by Chris Bodenner
A reader writes:
I lived in Houston for over 30 years before moving to the Northwest. Portland should be counted every bit a major city as Portland, and Providence as well. Yes, Houston has a much larger population, but it’s also a huge urban sprawl. We used to drive 50 miles from our house to my parents, both of which were in the city limits. A lot of cities in mountainous or water-bound areas, would have a much larger population if you took all of the surrounding towns within 25-35 miles and included them in their population.
However, Houston electing a gay mayor is huge, because it’s the first major Southern city to do so. This isn’t Portland or Providence in the crunchy Northwest or liberal Northeast, but a city in Texas. And we’re not talking about Austin. While there’s a thriving gay community in the Montrose area, Houston is a pretty eclectic mix of folks. It has a large African American (as Annise Parker’s opponent was), a huge Asian population, a mix of urban liberals and big business conservatives, and a very large Baptist\fundamental population. While I don’t know if Houston would vote for gay marriage, I’m very proud that my former home town was open-minded enough to elect an openly gay mayor.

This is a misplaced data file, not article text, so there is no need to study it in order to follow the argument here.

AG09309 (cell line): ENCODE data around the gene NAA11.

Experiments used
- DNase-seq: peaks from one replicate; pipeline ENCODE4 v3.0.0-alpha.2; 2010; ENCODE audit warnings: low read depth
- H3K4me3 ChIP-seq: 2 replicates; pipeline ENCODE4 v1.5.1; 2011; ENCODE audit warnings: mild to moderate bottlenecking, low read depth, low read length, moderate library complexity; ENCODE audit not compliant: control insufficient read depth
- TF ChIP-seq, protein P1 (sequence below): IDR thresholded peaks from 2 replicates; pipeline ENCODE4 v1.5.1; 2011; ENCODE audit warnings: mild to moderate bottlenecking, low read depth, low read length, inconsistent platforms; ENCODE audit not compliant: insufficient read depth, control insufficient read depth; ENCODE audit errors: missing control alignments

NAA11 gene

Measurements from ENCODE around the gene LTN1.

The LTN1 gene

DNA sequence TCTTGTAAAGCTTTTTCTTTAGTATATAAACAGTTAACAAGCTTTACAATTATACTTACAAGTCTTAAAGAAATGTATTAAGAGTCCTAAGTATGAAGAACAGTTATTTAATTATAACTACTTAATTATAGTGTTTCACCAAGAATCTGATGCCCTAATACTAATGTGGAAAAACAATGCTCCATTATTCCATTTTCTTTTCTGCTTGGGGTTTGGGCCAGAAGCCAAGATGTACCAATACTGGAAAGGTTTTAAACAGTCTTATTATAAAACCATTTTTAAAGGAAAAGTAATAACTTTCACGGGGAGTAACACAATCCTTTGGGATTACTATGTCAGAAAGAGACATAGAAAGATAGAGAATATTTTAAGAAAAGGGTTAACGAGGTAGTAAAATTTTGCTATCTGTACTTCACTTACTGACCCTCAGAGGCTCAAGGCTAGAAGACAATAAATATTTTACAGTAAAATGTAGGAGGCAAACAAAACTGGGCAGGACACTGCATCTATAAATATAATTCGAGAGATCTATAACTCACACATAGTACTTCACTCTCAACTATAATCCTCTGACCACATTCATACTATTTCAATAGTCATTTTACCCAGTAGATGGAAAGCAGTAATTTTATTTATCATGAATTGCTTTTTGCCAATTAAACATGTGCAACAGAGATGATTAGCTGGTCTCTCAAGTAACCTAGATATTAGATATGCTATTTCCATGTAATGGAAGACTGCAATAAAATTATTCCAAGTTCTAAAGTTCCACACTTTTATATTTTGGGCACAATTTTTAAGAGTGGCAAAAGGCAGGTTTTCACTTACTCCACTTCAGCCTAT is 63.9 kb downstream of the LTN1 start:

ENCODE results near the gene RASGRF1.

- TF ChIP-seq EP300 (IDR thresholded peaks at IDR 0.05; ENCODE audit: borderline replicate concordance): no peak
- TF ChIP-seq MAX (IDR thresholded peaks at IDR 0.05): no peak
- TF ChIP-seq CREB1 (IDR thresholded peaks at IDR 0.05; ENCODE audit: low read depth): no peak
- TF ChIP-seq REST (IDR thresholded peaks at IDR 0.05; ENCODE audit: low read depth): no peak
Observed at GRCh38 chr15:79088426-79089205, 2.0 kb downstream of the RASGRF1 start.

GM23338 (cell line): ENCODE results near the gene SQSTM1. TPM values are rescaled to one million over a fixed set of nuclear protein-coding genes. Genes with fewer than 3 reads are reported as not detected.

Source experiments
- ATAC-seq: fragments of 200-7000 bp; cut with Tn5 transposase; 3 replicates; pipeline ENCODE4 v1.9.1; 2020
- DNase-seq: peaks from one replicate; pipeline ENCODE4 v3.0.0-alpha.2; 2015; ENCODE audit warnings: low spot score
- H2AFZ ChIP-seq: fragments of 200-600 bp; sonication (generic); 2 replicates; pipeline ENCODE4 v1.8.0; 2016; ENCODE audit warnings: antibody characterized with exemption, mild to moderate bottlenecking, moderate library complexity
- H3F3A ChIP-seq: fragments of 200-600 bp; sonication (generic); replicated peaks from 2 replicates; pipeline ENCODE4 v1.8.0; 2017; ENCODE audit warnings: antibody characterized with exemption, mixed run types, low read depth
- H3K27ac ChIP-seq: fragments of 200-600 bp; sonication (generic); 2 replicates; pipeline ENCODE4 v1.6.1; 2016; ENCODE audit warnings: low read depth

Perhaps Houston will be a stop on Conor's forthcoming road trip through the South. Atlas Obscura, a site we blogged about this weekend, notes five odd attractions in Houston. Here's the entry for the Beer Can House:
John Milkovisch loved beer. He drank a six pack a day and saved all the cans. When he retired in the 1960s, he put the cans to good use by covering the exterior of his house with them. Not wanting any part of the cans to go to waste, Milkovisch built mobiles, fences, sculptures and windmills out of the tops and bottoms of his beer cans, as well as wind chimes and curtains out of the pull tabs. When he died in 1988, he had spent 18 years covering his house, fence and even his tree with some 39,000 beer cans. In the words of John Milkovisch: "Some people say this is sculpture, but I didn't go to no expensive school to get these crazy notions."
I'm sure Dish readers can suggest even cooler, more obscure sites found in Houston than the five listed. Right?
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